Parable of the Rich Fool

The Parable of the Rich Fool is a parable of Jesus which appears in The Gospel of Luke. It depicts the futility of the belief that wealth can secure prosperity or a good life.

This parable has been depicted by several artists, including Rembrandt, Jan Luyken, James Tissot, and David Teniers the Younger.


The parable is introduced by a member of the crowd listening to Jesus, who tries to enlist Jesus' help in a family financial dispute:[1]

One of the multitude said to him, "Teacher, tell my brother to divide the inheritance with me." But he said to him, "Man, who made me a judge or an arbitrator over you?" He said to them, "Beware! Keep yourselves from covetousness, for a man's life doesn't consist of the abundance of the things which he possesses."

— Luke 12:13–15, World English Bible

In Luke's account Jesus then responds with the parable:

He spoke a parable to them, saying, "The ground of a certain rich man brought forth abundantly. He reasoned within himself, saying, 'What will I do, because I don't have room to store my crops?' He said, 'This is what I will do. I will pull down my barns, and build bigger ones, and there I will store all my grain and my goods. I will tell my soul, "Soul, you have many goods laid up for many years. Take your ease, eat, drink, be merry."' "But God said to him, 'You foolish one, tonight your soul is required of you. The things which you have prepared—whose will they be?' So is he who lays up treasure for himself, and is not rich toward God."

— Luke 12:16–21, World English Bible

An abbreviated version of this parable also appears in the non-canonical Gospel of Thomas (Saying 63).[2]


The rich farmer in this parable is portrayed negatively, as an example of greed.[1] By replacing his existing barn, he avoids using agricultural land for storage purposes, thus maximising his income, as well as allowing him to wait for a price increase before selling.[1] St. Augustine comments that the farmer was "planning to fill his soul with excessive and unnecessary feasting and was proudly disregarding all those empty bellies of the poor. He did not realize that the bellies of the poor were much safer storerooms than his barns."[3]

Arland J. Hultgren comments that the parable "provides an example of what one ought not to be like. The person whose identity is tied up with his or her possessions, status, and/or achievements—and is driven by acquiring them—can so easily end up unaware of the call of God and the need of the neighbor."[4] The farmer's conversation with himself is self-centred: first-person pronouns occur 11 times.[4]

The farmer's foolishness lies particularly in the fact that wealth cannot guarantee the future: the Day of Judgment arrives sooner than he expects.[5]

Ellicott's Commentary notes the difference between the fool's approach and the psalmist's:

Return unto thy rest, O my soul; for the LORD hath dealt bountifully with thee.[6]

"The psalmist's repose is not the worldling's serenity nor the sensualist's security, but the repose of the quiet conscience and the trusting heart".[7]

Cornelius a Lapide in his great commentary explains the parable, writing,

The meaning is, This is a matter of the courts which dispose of secular questions: it has no part in Me, who teach and dispense a heavenly heritage. Christ does not here deny that He has judicial power, for He was the King of kings and the Lord of lords; but He wished to use His power over a covetous man to cure him of his greed, and to teach him to prefer heavenly to earthly things, and to give way willingly to them, according to His own words, 6:29, “From him that takes away thy cloak withhold not thy coat also.” “He rightly sets aside earthly things,” says S. Ambrose, “who came down to us for heavenly ones. Hence this brother is rebuked not undeservedly, for he would fain have occupied the dispenser of heavenly things with those of earth.” At the same time He taught that ecclesiastics and spiritual persons ought not to meddle with secular things, but to employ themselves in divine ones, as St. Paul says, 2 Tim 2:4, "No soldier on service entangleth himself in the affairs of this life."[8]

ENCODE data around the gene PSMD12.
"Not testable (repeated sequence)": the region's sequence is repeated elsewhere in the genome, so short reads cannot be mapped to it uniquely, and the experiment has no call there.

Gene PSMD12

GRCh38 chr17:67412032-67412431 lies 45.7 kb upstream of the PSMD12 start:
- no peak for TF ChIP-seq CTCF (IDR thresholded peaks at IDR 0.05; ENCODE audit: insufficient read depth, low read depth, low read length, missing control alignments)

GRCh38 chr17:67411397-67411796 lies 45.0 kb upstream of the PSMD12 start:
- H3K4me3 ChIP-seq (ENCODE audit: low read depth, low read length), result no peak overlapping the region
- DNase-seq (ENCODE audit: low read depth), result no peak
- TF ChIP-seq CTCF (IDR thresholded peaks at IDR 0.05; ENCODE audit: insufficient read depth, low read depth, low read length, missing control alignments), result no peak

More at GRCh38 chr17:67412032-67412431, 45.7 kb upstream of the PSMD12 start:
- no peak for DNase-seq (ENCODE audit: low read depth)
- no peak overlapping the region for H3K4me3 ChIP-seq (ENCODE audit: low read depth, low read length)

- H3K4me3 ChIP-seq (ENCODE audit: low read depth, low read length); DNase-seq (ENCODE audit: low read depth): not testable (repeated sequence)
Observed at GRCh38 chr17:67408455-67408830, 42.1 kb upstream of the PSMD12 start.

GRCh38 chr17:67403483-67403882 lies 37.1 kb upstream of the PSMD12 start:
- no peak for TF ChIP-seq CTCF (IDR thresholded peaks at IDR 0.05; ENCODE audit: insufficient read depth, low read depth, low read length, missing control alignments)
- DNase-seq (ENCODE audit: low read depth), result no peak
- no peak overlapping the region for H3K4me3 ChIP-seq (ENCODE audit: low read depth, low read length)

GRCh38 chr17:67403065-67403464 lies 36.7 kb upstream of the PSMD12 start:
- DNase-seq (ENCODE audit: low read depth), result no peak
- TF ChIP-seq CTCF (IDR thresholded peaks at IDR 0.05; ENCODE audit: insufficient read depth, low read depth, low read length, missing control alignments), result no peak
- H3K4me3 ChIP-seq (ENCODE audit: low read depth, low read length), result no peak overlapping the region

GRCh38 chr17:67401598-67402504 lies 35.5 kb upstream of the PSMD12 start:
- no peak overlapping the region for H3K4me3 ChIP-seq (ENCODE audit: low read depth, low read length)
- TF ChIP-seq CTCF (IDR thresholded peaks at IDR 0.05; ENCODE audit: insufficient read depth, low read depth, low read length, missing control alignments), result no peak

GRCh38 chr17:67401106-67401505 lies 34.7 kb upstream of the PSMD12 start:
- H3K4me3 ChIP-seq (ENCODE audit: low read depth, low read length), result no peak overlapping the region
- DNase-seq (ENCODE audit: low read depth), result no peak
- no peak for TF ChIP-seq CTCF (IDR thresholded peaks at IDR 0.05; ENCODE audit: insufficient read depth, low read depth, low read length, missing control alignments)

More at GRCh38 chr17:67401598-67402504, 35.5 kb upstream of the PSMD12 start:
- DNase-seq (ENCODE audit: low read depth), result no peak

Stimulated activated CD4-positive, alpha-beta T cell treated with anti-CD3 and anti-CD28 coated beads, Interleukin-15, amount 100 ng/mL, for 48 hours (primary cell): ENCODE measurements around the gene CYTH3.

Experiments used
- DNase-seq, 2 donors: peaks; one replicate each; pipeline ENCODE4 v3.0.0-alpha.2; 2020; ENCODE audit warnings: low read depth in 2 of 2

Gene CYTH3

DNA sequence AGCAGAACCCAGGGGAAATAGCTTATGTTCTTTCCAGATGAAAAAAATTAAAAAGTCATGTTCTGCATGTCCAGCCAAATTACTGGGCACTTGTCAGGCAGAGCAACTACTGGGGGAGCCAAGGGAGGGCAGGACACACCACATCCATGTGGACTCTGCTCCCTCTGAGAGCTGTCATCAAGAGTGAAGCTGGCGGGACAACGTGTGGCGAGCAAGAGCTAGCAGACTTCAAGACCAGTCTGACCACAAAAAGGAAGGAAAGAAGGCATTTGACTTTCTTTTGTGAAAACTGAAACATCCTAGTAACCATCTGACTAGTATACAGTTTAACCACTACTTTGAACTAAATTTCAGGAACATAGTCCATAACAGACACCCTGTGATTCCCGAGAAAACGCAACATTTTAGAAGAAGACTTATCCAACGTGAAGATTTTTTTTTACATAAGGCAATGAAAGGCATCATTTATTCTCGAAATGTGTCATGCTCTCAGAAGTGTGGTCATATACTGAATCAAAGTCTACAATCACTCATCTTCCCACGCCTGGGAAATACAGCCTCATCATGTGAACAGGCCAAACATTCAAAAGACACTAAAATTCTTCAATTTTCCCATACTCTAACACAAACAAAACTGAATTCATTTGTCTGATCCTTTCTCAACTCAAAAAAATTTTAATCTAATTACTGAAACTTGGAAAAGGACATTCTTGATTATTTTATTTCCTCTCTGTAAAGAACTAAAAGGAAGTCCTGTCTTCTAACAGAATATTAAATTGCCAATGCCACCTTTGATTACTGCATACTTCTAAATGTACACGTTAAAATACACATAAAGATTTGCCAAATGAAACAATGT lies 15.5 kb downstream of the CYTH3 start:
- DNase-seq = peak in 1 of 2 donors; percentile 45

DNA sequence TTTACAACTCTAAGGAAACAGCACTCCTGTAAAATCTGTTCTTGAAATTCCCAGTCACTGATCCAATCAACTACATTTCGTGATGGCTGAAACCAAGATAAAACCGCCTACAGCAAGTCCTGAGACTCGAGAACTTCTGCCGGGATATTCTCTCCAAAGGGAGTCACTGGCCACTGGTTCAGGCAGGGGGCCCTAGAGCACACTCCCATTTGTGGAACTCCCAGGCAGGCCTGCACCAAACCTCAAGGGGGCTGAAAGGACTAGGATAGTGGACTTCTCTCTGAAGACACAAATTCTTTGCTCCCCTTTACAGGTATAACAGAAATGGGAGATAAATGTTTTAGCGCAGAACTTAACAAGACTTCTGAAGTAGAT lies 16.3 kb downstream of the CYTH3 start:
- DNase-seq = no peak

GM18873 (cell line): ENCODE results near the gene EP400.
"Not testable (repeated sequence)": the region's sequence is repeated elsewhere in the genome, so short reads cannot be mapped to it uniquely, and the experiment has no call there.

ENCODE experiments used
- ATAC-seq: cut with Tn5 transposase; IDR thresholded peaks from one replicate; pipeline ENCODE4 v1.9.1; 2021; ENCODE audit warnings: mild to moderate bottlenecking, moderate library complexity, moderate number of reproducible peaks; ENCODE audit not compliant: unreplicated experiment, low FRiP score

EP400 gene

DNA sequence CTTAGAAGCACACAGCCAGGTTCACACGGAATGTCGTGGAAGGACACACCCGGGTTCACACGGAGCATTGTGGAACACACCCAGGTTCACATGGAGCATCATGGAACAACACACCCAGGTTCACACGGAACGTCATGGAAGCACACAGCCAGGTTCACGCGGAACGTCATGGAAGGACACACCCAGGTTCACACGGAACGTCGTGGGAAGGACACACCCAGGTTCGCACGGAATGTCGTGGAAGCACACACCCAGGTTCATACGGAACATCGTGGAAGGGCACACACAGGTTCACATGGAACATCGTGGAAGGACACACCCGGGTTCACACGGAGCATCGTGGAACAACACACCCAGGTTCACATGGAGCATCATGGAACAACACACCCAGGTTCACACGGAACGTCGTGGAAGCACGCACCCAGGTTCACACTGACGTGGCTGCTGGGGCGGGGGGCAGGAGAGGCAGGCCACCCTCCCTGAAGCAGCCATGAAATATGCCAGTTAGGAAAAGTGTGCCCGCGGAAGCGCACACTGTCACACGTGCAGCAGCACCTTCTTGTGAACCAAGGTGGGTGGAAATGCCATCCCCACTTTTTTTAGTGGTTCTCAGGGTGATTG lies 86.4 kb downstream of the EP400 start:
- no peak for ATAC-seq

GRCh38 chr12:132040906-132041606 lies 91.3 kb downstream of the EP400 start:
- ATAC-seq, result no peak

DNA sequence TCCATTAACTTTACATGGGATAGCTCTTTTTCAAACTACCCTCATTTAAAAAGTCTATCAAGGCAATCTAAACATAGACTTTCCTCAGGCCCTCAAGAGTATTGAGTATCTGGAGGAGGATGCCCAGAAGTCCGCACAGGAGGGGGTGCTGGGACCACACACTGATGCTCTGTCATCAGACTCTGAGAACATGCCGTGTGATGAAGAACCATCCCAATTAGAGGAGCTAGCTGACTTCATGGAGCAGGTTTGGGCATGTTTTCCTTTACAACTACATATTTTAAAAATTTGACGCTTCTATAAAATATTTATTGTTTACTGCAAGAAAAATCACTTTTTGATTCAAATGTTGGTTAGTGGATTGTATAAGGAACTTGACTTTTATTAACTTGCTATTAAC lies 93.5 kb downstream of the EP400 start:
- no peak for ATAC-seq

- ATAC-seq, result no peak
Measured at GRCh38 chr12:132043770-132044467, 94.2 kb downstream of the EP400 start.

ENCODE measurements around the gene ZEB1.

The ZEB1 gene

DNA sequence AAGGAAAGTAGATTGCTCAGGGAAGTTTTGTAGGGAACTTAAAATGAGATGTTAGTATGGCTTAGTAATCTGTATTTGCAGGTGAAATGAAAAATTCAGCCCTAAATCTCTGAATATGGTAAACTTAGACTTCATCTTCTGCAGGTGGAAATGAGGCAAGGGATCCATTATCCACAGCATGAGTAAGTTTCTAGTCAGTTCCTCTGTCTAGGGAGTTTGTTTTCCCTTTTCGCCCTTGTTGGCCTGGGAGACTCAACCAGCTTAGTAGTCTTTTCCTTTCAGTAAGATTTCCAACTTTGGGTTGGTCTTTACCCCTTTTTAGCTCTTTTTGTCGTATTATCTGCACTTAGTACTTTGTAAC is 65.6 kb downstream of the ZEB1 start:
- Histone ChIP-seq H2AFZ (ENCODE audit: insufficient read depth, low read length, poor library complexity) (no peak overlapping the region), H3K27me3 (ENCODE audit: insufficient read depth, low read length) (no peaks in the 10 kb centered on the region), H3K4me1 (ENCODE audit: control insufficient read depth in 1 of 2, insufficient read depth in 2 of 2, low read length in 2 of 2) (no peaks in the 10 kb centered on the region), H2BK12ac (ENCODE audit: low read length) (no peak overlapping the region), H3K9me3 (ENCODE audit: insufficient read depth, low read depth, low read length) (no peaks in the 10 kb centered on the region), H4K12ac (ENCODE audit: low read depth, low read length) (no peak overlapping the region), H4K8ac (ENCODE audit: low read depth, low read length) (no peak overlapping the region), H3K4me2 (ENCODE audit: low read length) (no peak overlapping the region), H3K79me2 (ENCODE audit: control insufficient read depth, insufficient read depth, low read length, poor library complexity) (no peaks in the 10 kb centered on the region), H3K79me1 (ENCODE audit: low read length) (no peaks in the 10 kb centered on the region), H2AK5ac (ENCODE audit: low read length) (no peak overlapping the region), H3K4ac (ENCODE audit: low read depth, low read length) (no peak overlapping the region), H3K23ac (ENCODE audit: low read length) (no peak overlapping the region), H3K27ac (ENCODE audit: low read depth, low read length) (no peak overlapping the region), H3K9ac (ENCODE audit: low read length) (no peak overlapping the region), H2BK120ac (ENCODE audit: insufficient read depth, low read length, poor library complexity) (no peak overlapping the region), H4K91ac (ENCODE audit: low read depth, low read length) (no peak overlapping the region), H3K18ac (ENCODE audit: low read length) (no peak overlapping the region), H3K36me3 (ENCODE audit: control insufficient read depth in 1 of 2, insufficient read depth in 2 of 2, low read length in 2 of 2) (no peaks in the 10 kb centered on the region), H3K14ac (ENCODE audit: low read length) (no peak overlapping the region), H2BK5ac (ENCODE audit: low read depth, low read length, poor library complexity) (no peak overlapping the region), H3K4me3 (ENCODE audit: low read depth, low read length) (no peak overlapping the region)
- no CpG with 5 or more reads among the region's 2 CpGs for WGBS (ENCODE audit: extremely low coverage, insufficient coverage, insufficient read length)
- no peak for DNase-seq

John McEvilly comments on the second part, writing "The rich man thus pondered secretly in his own mind; for, “he thought within himself” (v. 17). But, his thoughts were heard and examined in Heaven, which is not slow in pronouncing judgment on him. “But God said to him,” either by some secret inspiration, or some sudden mortal stroke, sending him a mortal disease, which was taking him out of life and thus showing his folly; or by an angel, “thou fool,” while thou hast not a day which thou canst call thine own, thou promisest thyself many years, on which all thy calculations of long happiness are based. Such is the judgment, not of man, but of Divine wisdom regarding him, and, indeed, it is not difficult even for man, enlightened by faith, to pronounce the same."[9]

See alsoEdit


  1. ^ a b c Joel B. Green, The Gospel of Luke, Eerdmans, 1997, ISBN 0-8028-2315-7, pp. 487–491.
  2. ^ Gospel of Thomas: Lamb translation and Patterson/Meyer translation
  3. ^ Arthur A. Just, Luke, InterVarsity Press, 2003, ISBN 0-8308-1488-4, p. 208.
  4. ^ a b Arland J. Hultgren, The Parables of Jesus: A Commentary, Eerdmans, 2002, ISBN 0-8028-6077-X, pp. 104-109.
  5. ^ John Clifford Purdy, Parables at Work, Westminster John Knox Press, 1986, ISBN 0-664-24640-0, pp. 41-43.
  6. ^ Psalm 116:7
  7. ^ Ellicott's Commentary on Psalm 116, accessed 20 June 2018
  8. ^ Lapide, Cornelius (1889). The great commentary of Cornelius à Lapide. Translated by Thomas Wimberly Mossman. London: John Hodges.
  9. ^ MacEvilly, Rev. John (1898). An Exposition of the Gospels. New York: Benziger Brothers.

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